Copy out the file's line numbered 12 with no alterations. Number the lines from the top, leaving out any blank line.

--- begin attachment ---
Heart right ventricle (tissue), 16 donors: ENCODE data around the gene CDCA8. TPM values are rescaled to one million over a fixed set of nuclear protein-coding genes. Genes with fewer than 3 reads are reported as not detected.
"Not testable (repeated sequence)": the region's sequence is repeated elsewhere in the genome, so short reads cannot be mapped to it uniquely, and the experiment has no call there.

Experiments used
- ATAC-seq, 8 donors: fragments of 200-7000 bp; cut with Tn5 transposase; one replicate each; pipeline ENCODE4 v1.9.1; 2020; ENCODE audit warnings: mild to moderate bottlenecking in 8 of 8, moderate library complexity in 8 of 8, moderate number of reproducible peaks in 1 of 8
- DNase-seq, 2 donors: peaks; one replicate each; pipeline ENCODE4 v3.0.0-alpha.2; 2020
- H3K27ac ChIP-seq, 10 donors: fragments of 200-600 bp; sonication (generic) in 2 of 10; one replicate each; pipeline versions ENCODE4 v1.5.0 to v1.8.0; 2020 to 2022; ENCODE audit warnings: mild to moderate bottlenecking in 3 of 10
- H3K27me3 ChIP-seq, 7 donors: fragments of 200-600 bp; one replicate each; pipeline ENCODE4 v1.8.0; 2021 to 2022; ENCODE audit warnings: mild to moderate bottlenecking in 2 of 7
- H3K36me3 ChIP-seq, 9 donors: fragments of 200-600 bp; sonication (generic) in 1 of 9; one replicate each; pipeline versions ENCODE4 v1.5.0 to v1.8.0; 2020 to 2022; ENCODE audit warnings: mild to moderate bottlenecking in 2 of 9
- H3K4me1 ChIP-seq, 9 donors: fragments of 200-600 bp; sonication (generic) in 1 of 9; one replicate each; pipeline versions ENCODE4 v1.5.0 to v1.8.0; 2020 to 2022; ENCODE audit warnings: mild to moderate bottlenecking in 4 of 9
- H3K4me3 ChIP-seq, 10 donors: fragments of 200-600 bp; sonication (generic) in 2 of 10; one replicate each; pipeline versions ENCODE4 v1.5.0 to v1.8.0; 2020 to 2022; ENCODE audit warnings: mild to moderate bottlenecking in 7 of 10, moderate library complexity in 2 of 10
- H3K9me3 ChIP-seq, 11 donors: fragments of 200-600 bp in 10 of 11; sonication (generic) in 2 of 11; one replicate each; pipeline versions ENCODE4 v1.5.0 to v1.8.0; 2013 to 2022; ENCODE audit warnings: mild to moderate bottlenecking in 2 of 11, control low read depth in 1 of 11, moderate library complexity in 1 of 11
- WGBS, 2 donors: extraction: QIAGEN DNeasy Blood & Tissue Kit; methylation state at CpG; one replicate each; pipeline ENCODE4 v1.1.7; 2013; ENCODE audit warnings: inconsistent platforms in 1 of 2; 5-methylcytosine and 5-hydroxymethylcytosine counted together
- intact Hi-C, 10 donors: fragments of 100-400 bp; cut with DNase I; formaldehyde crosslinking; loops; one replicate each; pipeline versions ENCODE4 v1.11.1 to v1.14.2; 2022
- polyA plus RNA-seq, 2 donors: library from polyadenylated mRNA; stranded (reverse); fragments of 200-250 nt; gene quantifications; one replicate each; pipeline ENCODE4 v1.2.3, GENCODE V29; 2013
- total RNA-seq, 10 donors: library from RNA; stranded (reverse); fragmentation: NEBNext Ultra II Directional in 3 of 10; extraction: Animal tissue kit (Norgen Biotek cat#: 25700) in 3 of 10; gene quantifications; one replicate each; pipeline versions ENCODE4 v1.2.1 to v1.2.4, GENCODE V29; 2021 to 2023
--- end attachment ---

- WGBS, 2 donors: extraction: QIAGEN DNeasy Blood & Tissue Kit; methylation state at CpG; one replicate each; pipeline ENCODE4 v1.1.7; 2013; ENCODE audit warnings: inconsistent platforms in 1 of 2; 5-methylcytosine and 5-hydroxymethylcytosine counted together